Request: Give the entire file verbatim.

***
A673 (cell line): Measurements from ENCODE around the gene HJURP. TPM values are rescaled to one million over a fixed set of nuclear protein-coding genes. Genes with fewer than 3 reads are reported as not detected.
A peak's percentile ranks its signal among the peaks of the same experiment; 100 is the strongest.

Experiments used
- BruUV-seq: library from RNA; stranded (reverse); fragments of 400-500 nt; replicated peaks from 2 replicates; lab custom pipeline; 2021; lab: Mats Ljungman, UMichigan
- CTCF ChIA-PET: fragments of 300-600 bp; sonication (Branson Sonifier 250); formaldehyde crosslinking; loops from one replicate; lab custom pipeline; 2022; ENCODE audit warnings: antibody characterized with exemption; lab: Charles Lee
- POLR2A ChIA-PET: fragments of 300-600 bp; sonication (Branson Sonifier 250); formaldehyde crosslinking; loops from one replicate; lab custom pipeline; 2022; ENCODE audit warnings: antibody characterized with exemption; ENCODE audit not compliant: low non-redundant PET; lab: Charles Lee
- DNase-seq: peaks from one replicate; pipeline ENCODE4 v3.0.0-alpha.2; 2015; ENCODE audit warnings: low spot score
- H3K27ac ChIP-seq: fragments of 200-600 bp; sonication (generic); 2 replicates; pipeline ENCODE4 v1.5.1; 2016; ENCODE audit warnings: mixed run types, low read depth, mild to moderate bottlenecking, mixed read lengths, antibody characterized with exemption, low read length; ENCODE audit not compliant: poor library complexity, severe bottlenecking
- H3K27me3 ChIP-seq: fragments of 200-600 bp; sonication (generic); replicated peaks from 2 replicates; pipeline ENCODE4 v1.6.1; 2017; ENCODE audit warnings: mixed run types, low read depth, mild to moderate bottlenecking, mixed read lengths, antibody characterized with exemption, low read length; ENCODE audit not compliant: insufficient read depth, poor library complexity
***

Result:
A673 (cell line): Measurements from ENCODE around the gene HJURP. TPM values are rescaled to one million over a fixed set of nuclear protein-coding genes. Genes with fewer than 3 reads are reported as not detected.
A peak's percentile ranks its signal among the peaks of the same experiment; 100 is the strongest.

Experiments used
- BruUV-seq: library from RNA; stranded (reverse); fragments of 400-500 nt; replicated peaks from 2 replicates; lab custom pipeline; 2021; lab: Mats Ljungman, UMichigan
- CTCF ChIA-PET: fragments of 300-600 bp; sonication (Branson Sonifier 250); formaldehyde crosslinking; loops from one replicate; lab custom pipeline; 2022; ENCODE audit warnings: antibody characterized with exemption; lab: Charles Lee
- POLR2A ChIA-PET: fragments of 300-600 bp; sonication (Branson Sonifier 250); formaldehyde crosslinking; loops from one replicate; lab custom pipeline; 2022; ENCODE audit warnings: antibody characterized with exemption; ENCODE audit not compliant: low non-redundant PET; lab: Charles Lee
- DNase-seq: peaks from one replicate; pipeline ENCODE4 v3.0.0-alpha.2; 2015; ENCODE audit warnings: low spot score
- H3K27ac ChIP-seq: fragments of 200-600 bp; sonication (generic); 2 replicates; pipeline ENCODE4 v1.5.1; 2016; ENCODE audit warnings: mixed run types, low read depth, mild to moderate bottlenecking, mixed read lengths, antibody characterized with exemption, low read length; ENCODE audit not compliant: poor library complexity, severe bottlenecking
- H3K27me3 ChIP-seq: fragments of 200-600 bp; sonication (generic); replicated peaks from 2 replicates; pipeline ENCODE4 v1.6.1; 2017; ENCODE audit warnings: mixed run types, low read depth, mild to moderate bottlenecking, mixed read lengths, antibody characterized with exemption, low read length; ENCODE audit not compliant: insufficient read depth, poor library complexity